Where are some of those places of enforcement currently located?

Randy Roberts and Paul Fellers:

You can expect to continue to see officers emphasizing enforcement of the streets that carry high volumes of traffic. Kasold, Clinton Parkway/23rd Street, Massachusetts Street, and Iowa Street are some examples. Not coincidentally, many of these streets also reflect the areas with the highest accident numbers in the City are located, for example 23rd and Iowa.


Is there a threshold over the speed limit at which officers start giving speeding tickets?

Randy Roberts and Paul Fellers:

An officer may issue a speeding ticket for any speed over the posted speed limit. With that being said, if a person were to check each citation issued by the members of the department, there would be few if any for just one or two miles over the speed limit. Each officer has the discretion to consider all the circumstances involved with a violation to determine whether to take enforcement action.


One thing I know that is commonly reported is that the police officers do not seem to obey the same traffic laws that others are expected to follow. We of course understand that certain rules are exempt when they are responding to calls, but what about when they are merely traveling? Are they given additional legal leeway in regards to speed, stop signs and U-Turns? If not, is anything being done about such abuse?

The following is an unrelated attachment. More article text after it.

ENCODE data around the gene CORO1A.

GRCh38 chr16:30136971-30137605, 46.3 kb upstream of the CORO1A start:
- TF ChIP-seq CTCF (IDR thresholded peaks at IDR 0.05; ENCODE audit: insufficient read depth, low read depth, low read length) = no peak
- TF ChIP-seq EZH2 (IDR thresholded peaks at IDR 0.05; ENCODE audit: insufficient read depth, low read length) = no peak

Randy Roberts and Paul Fellers:

If police officers are not responding to an emergency or attempting to stop a vehicle they should be following the same traffic laws as everyone else. If you observe a member of the police department driving in an unsafe or illegal manner, please call dispatch at 832-7509 and ask to speak with an on-duty shift supervisor. It would be helpful if you would have the exact location and time of the behavior in question available so that the officer in question can be identified. Also, if you see any other identification information such as unit numbers please note that as well.

The Department appreciates all feedback from the community.


We are out of time. I want to thank the readers for your questions. I also want to thank Sgts. Roberts and Fellers for your time and answers to the questions. I hope you will both join us again in the future.

Randy Roberts and Paul Fellers:

We appreciate the opportunity.


Ragingbear 10 years, 10 months ago

I see it all the time. Cops running signs. Turning on lights just long enough to go through a red light, exceeding the speed limit by more than 10 miles. I even saw them turn on their sirens for 3 blocks of traffic just to get through. Then turned it off and slowed down to the speed limit.

The police are to answer to us. They are here to protect and serve. As such they are to set the example.

Now, if only we can do something about them blatantly ignoring drunk drivers at 2am.